“Over the last decade, millennials have been characterized as filled with a sense of entitlement, lazy, and disillusioned,” says Allison Gilbert in this week’s Acton Commentary. “In the past year they have acquired another label: socialist”

Despite the fact that the Democratic Party has begun to adopt more policies of the far left — like the $15 minimum wage — many polls show that less than half of Sanders supporters say they will be voting for Clinton this fall. Taking to social media, Millennials called Sanders a sell-out, asking, “where is this revolution I was promised?” Many made it clear that they do not want to settle for an increasingly progressive Democratic platform; what they desire is the utopian vison of the world that Sanders sold them.

The full text of the essay can be found here. Subscribe to the free, weekly Acton News & Commentary and other publications here.

A portrait of George Washington by Gilbert Stuart. Courtesy of The Clark.

A portrait of George Washington by Gilbert Stuart. Courtesy of The Clark.

In a recent article titled “George Washington’s Constitutional Morality,” Samuel Gregg explores the views of the first President on the founding principles and guiding influences of the United States. Gregg identifies three key elements of Washington’s political wishes for the new nation:

Washington identified a distinct set of ideas that he thought should shape what he and others called an “Empire of Liberty”—classical republicanism, eighteenth-century English and Scottish Enlightenment thought, and “above all” Revelation.

Washington, like many of the Founders, had a great deal of admiration for Greek and Roman philosophers and statesmen. In drawing from “Greco-Roman concepts of morality,” he emphasized the importance of good citizenship and virtue in public service. Comments Gregg:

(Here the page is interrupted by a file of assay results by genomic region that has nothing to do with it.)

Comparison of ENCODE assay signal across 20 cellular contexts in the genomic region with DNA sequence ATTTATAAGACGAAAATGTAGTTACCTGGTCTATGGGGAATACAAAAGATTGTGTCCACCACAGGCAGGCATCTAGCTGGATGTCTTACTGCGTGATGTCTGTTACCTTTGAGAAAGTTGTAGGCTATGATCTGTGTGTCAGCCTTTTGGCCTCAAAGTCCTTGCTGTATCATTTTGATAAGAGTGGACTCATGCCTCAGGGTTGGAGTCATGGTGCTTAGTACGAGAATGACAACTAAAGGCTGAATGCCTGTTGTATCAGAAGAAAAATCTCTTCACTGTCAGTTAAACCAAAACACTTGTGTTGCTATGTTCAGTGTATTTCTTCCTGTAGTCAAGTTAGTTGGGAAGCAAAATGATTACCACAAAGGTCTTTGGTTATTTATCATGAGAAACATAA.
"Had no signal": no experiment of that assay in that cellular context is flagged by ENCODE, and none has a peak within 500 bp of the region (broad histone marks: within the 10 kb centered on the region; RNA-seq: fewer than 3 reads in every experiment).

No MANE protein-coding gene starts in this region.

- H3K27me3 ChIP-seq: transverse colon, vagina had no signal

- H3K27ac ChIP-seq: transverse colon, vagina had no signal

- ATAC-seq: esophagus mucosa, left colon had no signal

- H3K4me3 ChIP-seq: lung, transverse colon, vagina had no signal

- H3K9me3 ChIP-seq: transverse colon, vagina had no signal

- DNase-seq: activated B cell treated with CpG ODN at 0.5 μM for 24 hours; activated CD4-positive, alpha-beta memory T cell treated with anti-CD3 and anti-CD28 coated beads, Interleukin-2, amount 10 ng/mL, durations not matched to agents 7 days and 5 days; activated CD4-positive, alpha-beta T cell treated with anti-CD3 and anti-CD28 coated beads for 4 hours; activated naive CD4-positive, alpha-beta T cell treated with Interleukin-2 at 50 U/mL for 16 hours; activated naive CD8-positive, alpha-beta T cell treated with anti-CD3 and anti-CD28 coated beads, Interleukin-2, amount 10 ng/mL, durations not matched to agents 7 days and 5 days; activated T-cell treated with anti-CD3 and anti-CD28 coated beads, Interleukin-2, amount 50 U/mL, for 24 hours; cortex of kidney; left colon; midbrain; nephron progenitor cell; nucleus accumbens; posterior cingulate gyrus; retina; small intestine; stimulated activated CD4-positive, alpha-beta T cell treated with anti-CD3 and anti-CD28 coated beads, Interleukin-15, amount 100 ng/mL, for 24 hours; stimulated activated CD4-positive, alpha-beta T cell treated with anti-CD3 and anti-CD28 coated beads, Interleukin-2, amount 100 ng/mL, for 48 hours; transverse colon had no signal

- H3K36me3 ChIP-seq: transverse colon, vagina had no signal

The prevalence of civic virtue among politicians and citizens doesn’t of course guarantee society’s liberty. Nonetheless, Washington clearly doubted whether a republic awash in vice could endure.


In the wake of last week’s Republican National Convention, and in the midst of the Democratic National Convention, it is more important than ever for voters to be thoroughly educated on each party’s platform going into the general election season. In two recent posts on the Republican Party platform, (part one, part two) Joe Carter provides a comprehensive summary of the Republican Party’s main stances (we’ll look at some of the Democratic Party’s platform issues in a later post). Some of the highlights of the platform include: (more…)

Blog author: jcarter
Wednesday, July 27, 2016

Does welfare policy discourage marriage?

Means-tested benefits in well-meaning welfare policies are negatively impacting the institution of marriage these days.

Land Everywhere and Not a Place to Live
Alex Tabarrok, Marginal Revolution

Land use regulations raise prices, reduce mobility and increase income inequality in the United States. In many parts of the developing world, however, the situation is worse, much worse.

A Miami judge rules that bitcoin isn’t money
Ian Kar, Quartz

Sorry bitcoiners, the US court system doesn’t think your digital currency is real money.

America’s Economy Is Cartelized, Corrupt, and Anti-Competitive
David P. Goldman, First Things

It surely is the case that the old Reagan message has less purchase now than it did a quarter-century ago. The word “entrepreneurship” hardly was spoken during the recent Republican primaries. That is disturbing, because the empirical evidence argues strongly that today’s capitalism is more “clotted” and more “complacent” than at any time for which we have data.